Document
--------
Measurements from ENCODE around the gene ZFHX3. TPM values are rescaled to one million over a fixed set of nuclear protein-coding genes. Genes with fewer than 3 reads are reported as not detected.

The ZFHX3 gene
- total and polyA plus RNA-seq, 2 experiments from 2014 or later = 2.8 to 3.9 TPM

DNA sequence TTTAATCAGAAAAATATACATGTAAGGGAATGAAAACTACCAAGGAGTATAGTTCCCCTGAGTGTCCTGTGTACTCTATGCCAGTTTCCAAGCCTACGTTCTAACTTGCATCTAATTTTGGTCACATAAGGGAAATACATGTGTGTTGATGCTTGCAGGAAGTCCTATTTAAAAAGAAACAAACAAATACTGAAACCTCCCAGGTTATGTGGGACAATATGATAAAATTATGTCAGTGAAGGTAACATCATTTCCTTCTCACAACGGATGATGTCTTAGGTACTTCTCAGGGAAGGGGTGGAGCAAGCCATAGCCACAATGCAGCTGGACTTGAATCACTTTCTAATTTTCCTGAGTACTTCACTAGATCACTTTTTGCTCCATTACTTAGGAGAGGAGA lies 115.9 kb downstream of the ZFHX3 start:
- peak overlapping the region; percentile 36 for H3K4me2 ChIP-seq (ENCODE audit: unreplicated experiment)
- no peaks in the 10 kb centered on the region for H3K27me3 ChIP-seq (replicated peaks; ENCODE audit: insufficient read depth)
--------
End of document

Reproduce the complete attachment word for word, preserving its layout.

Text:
Measurements from ENCODE around the gene ZFHX3. TPM values are rescaled to one million over a fixed set of nuclear protein-coding genes. Genes with fewer than 3 reads are reported as not detected.

The ZFHX3 gene
- total and polyA plus RNA-seq, 2 experiments from 2014 or later = 2.8 to 3.9 TPM

DNA sequence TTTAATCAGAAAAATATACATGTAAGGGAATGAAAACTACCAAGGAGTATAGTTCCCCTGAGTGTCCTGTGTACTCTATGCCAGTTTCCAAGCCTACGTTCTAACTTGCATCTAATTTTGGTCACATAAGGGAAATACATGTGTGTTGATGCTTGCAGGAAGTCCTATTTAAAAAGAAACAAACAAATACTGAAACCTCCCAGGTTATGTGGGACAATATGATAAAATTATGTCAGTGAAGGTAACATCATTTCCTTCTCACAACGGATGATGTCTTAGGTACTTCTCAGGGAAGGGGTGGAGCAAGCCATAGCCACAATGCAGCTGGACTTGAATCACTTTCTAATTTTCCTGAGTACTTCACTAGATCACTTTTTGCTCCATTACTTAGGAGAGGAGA lies 115.9 kb downstream of the ZFHX3 start:
- peak overlapping the region; percentile 36 for H3K4me2 ChIP-seq (ENCODE audit: unreplicated experiment)
- no peaks in the 10 kb centered on the region for H3K27me3 ChIP-seq (replicated peaks; ENCODE audit: insufficient read depth)